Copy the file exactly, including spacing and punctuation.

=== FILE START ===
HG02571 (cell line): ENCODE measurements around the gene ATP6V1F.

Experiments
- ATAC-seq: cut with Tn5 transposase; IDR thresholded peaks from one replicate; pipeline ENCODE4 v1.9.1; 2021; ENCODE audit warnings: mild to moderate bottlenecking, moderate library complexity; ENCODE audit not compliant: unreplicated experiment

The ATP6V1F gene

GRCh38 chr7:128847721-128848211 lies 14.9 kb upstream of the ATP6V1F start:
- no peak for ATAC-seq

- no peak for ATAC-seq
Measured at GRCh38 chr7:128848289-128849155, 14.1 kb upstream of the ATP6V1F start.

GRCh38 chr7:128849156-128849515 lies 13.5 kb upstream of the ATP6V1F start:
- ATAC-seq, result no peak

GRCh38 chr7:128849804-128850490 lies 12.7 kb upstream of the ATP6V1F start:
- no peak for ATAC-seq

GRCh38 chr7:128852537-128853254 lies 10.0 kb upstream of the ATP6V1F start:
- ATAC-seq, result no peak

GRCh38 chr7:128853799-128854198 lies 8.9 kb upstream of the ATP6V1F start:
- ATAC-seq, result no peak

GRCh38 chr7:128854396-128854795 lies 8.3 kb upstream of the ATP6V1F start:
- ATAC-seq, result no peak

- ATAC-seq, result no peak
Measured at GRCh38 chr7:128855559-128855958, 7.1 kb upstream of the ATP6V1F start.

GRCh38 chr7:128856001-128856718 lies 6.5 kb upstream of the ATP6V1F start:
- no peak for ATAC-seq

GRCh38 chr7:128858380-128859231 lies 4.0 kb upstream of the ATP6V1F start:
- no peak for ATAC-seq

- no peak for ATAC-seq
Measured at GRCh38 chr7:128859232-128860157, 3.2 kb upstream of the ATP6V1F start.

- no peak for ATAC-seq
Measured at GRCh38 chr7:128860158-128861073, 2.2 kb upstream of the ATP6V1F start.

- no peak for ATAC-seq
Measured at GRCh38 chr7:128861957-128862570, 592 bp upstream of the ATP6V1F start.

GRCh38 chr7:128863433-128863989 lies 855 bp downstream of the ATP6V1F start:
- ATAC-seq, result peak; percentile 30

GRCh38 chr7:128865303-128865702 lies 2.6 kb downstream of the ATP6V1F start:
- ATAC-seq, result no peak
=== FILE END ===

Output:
HG02571 (cell line): ENCODE measurements around the gene ATP6V1F.

Experiments
- ATAC-seq: cut with Tn5 transposase; IDR thresholded peaks from one replicate; pipeline ENCODE4 v1.9.1; 2021; ENCODE audit warnings: mild to moderate bottlenecking, moderate library complexity; ENCODE audit not compliant: unreplicated experiment

The ATP6V1F gene

GRCh38 chr7:128847721-128848211 lies 14.9 kb upstream of the ATP6V1F start:
- no peak for ATAC-seq

- no peak for ATAC-seq
Measured at GRCh38 chr7:128848289-128849155, 14.1 kb upstream of the ATP6V1F start.

GRCh38 chr7:128849156-128849515 lies 13.5 kb upstream of the ATP6V1F start:
- ATAC-seq, result no peak

GRCh38 chr7:128849804-128850490 lies 12.7 kb upstream of the ATP6V1F start:
- no peak for ATAC-seq

GRCh38 chr7:128852537-128853254 lies 10.0 kb upstream of the ATP6V1F start:
- ATAC-seq, result no peak

GRCh38 chr7:128853799-128854198 lies 8.9 kb upstream of the ATP6V1F start:
- ATAC-seq, result no peak

GRCh38 chr7:128854396-128854795 lies 8.3 kb upstream of the ATP6V1F start:
- ATAC-seq, result no peak

- ATAC-seq, result no peak
Measured at GRCh38 chr7:128855559-128855958, 7.1 kb upstream of the ATP6V1F start.

GRCh38 chr7:128856001-128856718 lies 6.5 kb upstream of the ATP6V1F start:
- no peak for ATAC-seq

GRCh38 chr7:128858380-128859231 lies 4.0 kb upstream of the ATP6V1F start:
- no peak for ATAC-seq

- no peak for ATAC-seq
Measured at GRCh38 chr7:128859232-128860157, 3.2 kb upstream of the ATP6V1F start.

- no peak for ATAC-seq
Measured at GRCh38 chr7:128860158-128861073, 2.2 kb upstream of the ATP6V1F start.

- no peak for ATAC-seq
Measured at GRCh38 chr7:128861957-128862570, 592 bp upstream of the ATP6V1F start.

GRCh38 chr7:128863433-128863989 lies 855 bp downstream of the ATP6V1F start:
- ATAC-seq, result peak; percentile 30

GRCh38 chr7:128865303-128865702 lies 2.6 kb downstream of the ATP6V1F start:
- ATAC-seq, result no peak